You describe your style of theater as fusing together live music and hyper-stylized movement. What effect does this create and how does it shape the shows your produce?
Emma Bartolomucci: Our style of fusing story, movement and music is integral to our creation of theater. It is our mandate. We believe that multidisciplinary productions give our audiences the chance to personally connect with each individual medium. Whether you’re into hyper-stylized movement, intense text-work or live music, our brand of theater offers a wide experience to a varied audience. Specifically talking about the movement aspect of the company, we use dance to depict the more brutal and/or overtly sexual plot points of our given play. This allows us to give them the treatment they deserve, as the artistry prevents them from becoming overwhelmingly real. The fusion of all these art forms coming together creates a more powerful vehicle to affect people, but in a way that forces them to think, rather than recoil.
How has the recent death of Charles Manson affected the importance or relevance of this production to you?
Adrian Yearwood: The death of Charles Manson definitely provided some closure for a lot of people who harbored angry emotions from the trial, but to be honest his death didn’t change much for us; our show is about much more than just Manson the person. Our show is more about the control and manipulation that he put the youthful women and men around him through. We use his story as a catalyst to teach our audiences about how people like this can come to power. That said, it did affect us positively in marketing and general interest in the story. As morbid as it may sound, if there was ever a person whose death we’d have very few qualms capitalizing on, it’s his.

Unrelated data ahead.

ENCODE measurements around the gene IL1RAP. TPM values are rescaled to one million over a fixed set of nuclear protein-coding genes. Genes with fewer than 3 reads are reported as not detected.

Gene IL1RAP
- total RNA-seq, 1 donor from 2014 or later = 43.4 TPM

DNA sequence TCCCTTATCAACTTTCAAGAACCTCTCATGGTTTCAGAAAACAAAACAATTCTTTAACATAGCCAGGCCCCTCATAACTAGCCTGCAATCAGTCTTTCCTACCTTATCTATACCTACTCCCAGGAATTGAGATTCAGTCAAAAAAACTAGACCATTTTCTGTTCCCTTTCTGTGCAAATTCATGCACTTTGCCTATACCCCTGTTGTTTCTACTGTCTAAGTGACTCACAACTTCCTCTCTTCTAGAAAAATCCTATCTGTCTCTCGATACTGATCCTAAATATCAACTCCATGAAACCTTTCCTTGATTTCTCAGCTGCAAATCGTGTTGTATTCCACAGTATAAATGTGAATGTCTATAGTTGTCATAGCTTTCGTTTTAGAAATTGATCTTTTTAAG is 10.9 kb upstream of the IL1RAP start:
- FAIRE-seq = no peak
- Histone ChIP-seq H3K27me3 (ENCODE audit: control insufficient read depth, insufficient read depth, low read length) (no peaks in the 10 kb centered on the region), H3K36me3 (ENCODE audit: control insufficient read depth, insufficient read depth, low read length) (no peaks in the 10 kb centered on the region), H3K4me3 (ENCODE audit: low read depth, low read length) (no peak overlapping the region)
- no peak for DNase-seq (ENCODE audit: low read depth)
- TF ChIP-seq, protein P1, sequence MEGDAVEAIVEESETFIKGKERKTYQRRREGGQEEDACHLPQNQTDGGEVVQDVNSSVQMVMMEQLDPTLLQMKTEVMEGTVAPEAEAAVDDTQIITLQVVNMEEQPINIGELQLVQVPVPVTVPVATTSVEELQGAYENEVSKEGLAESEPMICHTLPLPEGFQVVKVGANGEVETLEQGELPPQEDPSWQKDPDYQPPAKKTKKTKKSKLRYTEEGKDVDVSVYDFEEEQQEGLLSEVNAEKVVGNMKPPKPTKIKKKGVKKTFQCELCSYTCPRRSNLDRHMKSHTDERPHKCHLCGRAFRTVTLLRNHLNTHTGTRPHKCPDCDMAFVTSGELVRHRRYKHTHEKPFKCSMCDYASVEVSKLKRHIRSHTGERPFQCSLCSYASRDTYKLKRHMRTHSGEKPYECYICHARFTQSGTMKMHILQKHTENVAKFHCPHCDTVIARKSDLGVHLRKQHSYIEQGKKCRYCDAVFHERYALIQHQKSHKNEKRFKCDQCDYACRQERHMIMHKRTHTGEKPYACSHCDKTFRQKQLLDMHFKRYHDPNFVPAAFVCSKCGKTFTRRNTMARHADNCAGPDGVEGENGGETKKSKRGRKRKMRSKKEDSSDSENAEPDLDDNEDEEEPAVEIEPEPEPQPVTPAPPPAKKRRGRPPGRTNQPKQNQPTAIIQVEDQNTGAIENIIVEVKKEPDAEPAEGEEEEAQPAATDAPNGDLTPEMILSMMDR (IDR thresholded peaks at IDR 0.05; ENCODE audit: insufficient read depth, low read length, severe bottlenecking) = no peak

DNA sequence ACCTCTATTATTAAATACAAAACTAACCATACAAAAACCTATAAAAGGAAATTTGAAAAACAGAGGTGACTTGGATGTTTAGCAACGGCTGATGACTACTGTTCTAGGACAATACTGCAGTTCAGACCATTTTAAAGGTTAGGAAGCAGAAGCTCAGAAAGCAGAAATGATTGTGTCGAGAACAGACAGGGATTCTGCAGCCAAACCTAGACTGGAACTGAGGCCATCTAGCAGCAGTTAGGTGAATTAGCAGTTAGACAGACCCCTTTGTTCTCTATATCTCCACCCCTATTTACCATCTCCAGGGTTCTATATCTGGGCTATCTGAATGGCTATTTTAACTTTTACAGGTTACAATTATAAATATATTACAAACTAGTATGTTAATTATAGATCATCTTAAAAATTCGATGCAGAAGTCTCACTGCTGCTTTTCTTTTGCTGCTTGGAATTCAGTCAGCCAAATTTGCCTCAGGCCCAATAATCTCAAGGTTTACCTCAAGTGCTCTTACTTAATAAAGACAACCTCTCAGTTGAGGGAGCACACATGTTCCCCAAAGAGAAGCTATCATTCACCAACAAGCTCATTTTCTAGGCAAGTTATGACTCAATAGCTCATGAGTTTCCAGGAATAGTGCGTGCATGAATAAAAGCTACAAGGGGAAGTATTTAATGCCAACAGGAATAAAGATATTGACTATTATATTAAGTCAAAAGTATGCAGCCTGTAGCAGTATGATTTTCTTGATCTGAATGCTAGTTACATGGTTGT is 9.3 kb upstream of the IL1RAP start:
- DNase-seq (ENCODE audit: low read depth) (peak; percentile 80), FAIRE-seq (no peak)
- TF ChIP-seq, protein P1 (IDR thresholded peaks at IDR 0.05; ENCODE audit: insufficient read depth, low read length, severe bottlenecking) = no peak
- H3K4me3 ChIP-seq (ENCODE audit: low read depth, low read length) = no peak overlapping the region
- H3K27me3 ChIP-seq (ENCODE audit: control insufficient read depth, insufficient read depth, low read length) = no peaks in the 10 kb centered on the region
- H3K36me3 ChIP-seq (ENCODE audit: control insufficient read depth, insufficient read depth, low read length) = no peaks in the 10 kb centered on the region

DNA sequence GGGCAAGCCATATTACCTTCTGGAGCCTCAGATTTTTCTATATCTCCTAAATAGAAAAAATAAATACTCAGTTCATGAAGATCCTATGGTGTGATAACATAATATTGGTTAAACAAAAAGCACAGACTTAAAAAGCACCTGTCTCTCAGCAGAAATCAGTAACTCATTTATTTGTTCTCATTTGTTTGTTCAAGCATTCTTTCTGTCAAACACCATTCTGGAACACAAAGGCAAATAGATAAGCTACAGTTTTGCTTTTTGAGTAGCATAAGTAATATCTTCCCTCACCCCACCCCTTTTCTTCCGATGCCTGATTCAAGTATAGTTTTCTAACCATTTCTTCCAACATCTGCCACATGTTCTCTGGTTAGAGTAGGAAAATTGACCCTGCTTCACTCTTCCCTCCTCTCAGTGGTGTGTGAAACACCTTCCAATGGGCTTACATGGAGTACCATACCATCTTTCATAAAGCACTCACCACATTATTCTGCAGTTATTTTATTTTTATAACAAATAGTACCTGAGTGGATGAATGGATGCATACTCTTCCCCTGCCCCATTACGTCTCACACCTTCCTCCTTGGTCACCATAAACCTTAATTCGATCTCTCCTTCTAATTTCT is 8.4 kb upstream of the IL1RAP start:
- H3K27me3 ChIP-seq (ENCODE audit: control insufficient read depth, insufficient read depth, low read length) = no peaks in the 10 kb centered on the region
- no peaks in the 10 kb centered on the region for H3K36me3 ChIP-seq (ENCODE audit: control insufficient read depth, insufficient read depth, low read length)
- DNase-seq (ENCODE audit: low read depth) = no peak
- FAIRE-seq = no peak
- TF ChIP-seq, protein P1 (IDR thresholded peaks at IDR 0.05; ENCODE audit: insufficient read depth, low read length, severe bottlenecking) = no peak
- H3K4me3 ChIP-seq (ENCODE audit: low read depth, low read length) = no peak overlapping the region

Writer Kurt Andersen recently wrote in the Atlantic that the 1960s were the big-bang moment for ‘truthiness’—a national lurch toward fantasy. Does this production touch on the phenomenon of the American public becoming more untethered from reality in the 1960s, more readily willing to believe in the fantastical? Do you find the susceptibility of the Manson girls as a metaphor for the anything-goes irrationalism in contemporary America?
Emma Bartolomucci: Reading Kurt Anderson’s article in The Atlantic, “How America Lost Its Mind,” gave us insight into why stories like Charles Manson’s exist. America (and we definitely feel its effects here in Canada) is a land of freedom and a place to capitalize on one’s ideas for mass appeal. In our show, we exemplify why people caught on to Manson’s drift and we make direct comparisons to Trump’s presidential campaign. We see this happening in history quite often; people become desperate within society and turn to a radical leader to give the voiceless a voice. That’s what happened to Manson’s girls. He preyed upon vulnerable and weak-spirited girls, giving them strength through his connection to them. He’d tell them that he could see inside of them, that he had never met a more bright, pulsed and free woman and that they belonged with him on the ranch. That they were destined for it. We think that this manipulation is absolutely unbelievable and a true tale of the 1960s break free from the conformities of 1950s America. We think that the revolutionary 60s are paralleled to the times of the present with our unmonitored and boundless relationships to the internet.